good design and UX

ios7
I hate to be one of those redesign resistant people, but at first glance I don’t like the design changes of iOS7 announced this week at WWDC.

My displeasure comes down to the loss of skeuomorphism and the flat design.

Aesthetics are all judged by opinions. And opinions are like belly buttons, everyone has one. But design goes beyond whether you “like” something or not. Design has rules and order.

Good design is intuitive. And most of our intuition comes from our life experiences. Round colorful circles don’t tell me what something does.

Contrast, color, and hierarchy provide a means for the designer to command the places for the user’s eye to go. With no depth, everything is equal.

It all comes back to something that I’m seeing more and more of. Design for the sake of design rather than for user experience. It’s fun and feels edgy for the newly hatched designer to smear a gradient across their screen and slap a thin font on it. Not so much for the user to who has to deal with it on a daily basis.

linguistical maneuvers

Apple wants the iPad 3 to be called the “new iPad”.

This poses some questions for the future. What happens when the next incarnation of the iPad arrives? Will we call it the newer iPad? At that point, what will we call this iPad? The old new iPad?

Then what about versions after that? Will the hipsters eventually walk into the Apple Store and say “I need a dock for my old newer new newest iPad”?

There is some strategy behind this branding shift for Apple. We just won’t get to see their complete line of thinking until the new newer version of the newest iPad is unveiled in a few years.

brand leadership

Strong brands have strong leaders with strong personalities. This branded leadership will help organizations succeed because the audience will have confidence that the leaders will respond to their needs.

colonel sandersLeaders of the organization (at all levels) can influence brand perception. How they exercise that influence can have positive or negative effects.

But where does this leadership come from? There are three primary sources:

Shoppers trust Joe down at Joe’s Butcher Shop more than the corporate meat cutter behind the glass at the Mega-Low Mart. The product is similar in both instances. Why is there a major perception difference? It’s because shoppers perceive Joe as a guide, curator, and maybe even a friend. His personal integrity stands behind his product. The meat at the big box store is presented as a faceless commodity.

And the naysayers say…

“Well, okay, of course the small mom & pop business can do this stuff, right? That’s their strength. Major national brands can’t do it.”

Perhaps you’re reading this post on a product you picked up down at Steve’s Apple Store.

Steve Jobs was defined by Apple and Apple will always be defined by Steve Jobs (and Woz). Jobs’ personal credibility bled through to the brand. While he was infamously a hands-on micromanager in development and design, he didn’t personally sell iPhones, Macs, and the rest to consumers….Or did he?…You saw the personal connection between him, the brand, and consumers at when he unveiled a new Apple product when he was alive and you certainly saw it when he died.

You’ve seen this strong personal leadership that crossed the veil into the brand at several strong corporate entities. Tony Hsieh at Zappos. Richard Branson at Virgin. Herb Kelleher at SouthWest. Oprah at … Oprah. All individuals whose personal leadership made those brands great.

And the naysayers say…

“Well, okay, of course the founders of these companies made a huge impact on the corporate brand. But our founder is ____. (boring / evil / dead / etc) We can’t do it.”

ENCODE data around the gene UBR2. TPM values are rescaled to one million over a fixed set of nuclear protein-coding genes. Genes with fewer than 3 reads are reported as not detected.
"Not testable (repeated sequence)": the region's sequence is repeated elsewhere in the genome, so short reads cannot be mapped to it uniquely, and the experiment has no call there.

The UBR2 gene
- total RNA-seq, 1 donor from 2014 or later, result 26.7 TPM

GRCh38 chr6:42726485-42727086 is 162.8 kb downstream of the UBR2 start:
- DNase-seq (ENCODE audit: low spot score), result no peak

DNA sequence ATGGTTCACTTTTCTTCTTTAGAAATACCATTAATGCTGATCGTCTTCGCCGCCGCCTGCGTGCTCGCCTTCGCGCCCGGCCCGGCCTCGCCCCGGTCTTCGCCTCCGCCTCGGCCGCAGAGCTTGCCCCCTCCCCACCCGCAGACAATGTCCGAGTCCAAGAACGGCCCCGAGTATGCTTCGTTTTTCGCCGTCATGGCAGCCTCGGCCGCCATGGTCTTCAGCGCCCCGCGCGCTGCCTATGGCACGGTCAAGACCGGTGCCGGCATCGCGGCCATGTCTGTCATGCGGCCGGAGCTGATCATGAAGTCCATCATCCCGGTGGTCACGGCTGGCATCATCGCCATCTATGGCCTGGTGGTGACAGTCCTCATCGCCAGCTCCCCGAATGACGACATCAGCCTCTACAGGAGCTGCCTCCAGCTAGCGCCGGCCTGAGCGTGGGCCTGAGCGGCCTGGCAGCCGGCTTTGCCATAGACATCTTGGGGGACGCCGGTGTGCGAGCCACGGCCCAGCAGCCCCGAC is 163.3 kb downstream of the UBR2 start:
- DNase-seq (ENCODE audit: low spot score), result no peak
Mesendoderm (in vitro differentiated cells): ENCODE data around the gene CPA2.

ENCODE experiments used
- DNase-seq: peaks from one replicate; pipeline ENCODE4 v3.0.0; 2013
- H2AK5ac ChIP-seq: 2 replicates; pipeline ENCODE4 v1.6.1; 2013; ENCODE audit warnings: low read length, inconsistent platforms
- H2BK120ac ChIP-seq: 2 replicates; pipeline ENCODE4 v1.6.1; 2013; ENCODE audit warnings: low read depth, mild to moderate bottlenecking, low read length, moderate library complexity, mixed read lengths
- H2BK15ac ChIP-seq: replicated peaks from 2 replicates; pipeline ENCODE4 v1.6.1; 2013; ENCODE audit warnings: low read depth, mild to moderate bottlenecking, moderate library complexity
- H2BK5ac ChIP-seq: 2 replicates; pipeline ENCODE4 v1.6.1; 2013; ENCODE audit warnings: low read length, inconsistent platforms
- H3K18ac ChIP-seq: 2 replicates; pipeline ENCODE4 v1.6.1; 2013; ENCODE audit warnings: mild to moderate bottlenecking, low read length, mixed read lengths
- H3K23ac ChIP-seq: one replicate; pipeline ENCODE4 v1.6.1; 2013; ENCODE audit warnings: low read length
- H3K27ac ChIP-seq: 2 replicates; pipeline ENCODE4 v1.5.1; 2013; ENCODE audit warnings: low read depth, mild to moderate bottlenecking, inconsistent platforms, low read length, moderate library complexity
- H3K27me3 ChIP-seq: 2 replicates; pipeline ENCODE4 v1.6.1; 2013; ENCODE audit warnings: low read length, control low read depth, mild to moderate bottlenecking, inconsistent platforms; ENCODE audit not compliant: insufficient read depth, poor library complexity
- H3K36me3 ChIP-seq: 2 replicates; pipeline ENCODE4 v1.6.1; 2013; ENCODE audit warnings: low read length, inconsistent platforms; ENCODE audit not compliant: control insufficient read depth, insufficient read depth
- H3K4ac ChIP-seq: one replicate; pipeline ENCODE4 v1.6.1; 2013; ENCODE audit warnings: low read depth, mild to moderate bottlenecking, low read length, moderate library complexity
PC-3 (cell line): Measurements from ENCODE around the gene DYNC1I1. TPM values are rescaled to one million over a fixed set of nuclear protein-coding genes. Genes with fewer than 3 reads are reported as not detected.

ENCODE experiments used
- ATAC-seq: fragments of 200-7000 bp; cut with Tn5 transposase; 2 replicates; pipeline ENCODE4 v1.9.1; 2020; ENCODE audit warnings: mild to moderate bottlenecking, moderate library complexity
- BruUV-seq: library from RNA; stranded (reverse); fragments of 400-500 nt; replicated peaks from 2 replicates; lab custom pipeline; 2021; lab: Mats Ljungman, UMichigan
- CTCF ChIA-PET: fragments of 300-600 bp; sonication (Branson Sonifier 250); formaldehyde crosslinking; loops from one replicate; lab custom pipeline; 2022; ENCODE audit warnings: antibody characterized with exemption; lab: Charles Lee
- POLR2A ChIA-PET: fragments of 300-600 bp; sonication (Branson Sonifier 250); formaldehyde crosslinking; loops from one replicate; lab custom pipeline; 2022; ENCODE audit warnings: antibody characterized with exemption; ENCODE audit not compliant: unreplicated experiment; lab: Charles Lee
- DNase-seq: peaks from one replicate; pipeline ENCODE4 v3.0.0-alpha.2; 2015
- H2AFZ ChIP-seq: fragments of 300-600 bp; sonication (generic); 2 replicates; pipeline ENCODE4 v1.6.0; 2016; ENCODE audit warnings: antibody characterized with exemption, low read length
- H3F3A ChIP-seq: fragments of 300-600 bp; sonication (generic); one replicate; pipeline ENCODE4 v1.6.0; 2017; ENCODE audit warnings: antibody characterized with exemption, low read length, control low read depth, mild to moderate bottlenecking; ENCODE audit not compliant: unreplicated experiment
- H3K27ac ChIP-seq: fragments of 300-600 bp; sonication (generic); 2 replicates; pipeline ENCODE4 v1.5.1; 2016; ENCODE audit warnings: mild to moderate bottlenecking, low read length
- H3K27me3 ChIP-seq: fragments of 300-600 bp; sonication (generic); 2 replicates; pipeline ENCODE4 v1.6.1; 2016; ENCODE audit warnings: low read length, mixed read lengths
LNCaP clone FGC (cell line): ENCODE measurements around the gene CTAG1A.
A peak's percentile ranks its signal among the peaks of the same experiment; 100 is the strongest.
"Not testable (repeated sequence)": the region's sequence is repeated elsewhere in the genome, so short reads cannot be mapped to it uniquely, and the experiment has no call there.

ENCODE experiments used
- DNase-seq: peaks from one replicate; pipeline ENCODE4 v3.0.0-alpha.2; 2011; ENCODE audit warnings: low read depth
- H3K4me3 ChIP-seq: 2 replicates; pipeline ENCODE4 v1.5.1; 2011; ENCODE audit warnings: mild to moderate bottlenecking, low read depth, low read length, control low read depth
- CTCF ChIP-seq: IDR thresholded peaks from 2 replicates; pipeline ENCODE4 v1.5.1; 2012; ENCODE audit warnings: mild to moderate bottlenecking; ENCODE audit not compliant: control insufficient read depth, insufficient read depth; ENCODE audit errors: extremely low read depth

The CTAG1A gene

No doubt Henry Ford, in his day, made as much or more of an influence on his company as any of the people I mentioned above. His influence on the Ford brand is finished. But with social media connections to people like Scott Monty (@ScottMonty), there is a personal leadership and connection to the brand. Through an effective social media strategy, consumers can talk “personally” to a brand and feel a one-on-one connection that is similar to Joe down at the butcher shop.

Another point to remember is that brand leadership happens at every level of the organization. The barista that you interact with every morning who knows your name and you know theirs is more of the face of Starbucks to you than Howard Schultz is. Develop a corporate culture that helps the people who are ambassadors of your brand (employees, volunteers, other customers, and more) show brand leadership.

People want to interact with personalities, not corporations. No matter where the leadership for that personality comes from, organizations will benefit from it whether it be from an employee empowered corporate culture, an interactive social media presence, or a visible dynamic founder.

three commencement addresses that are worth your time

‘Tis the season for people to sit in hot black robes and listen to vague motivational pomptitude (and circumstanitude).

Out there in the cultural zeitgeist, I think there are three commencement addresses that are worth your time. These three are good; not only for recent graduates, but also for anyone who needs some business motivation.

To satisfy the Apple fanboys, I’ll list Steve Jobs’ 2005 Stanford Commencement Address first. It consists of three stories, and I like the first one best. You never know what connections from the past will come together to create new ideas. Here’s the text of the speech or you can watch it here.

Conan O’Brien’s 2000 Harvard address is mostly jokes and very funny. (naturally) But it actually contains one of the best messages that a twenty-something or anyone can learn: Failure is necessary to succeed.
The quality of the video below is poor so you’ll find the text version is better.

The odd thing about Conan’s speech is that he gave it about ten years before the Leno / Tonight Show fiasco. It’s been his only commencement speech until this year when Conan is scheduled to address the graduates of Dartmouth. It will be interesting if he expands on his theme. (UPDATE: He did.)

“Everybody’s Free (To Wear Sunscreen)” was originally a 1997 column in the Chicago Tribune, but Baz Luhrmann reworked the column as a spoken word / musical track on an album. The track became a worldwide radio hit in the summer of 1999. It became an ear rut for me that year in my radio days. The lyrics contain many truths.

One of the final verses of Sunscreen pretty much captures the essence of all commencement addresses…

Advice is a form of nostalgia, dispensing it is a way of fishing the past from the disposal, wiping it off, painting over the ugly parts and recycling it for more than it’s worth.

the daily disappointment

UPDATE (2 years later): They finally killed The Daily.

So yesterday, I was all giddy (in a professional way) about the advent of The Daily, the world’s first news publication built specifically for a tablet (read: iPad). I actually “tuned-in” for the live stream of the launch (which began late). But the more I watched, the more I soured. (which probably came through on Twitter)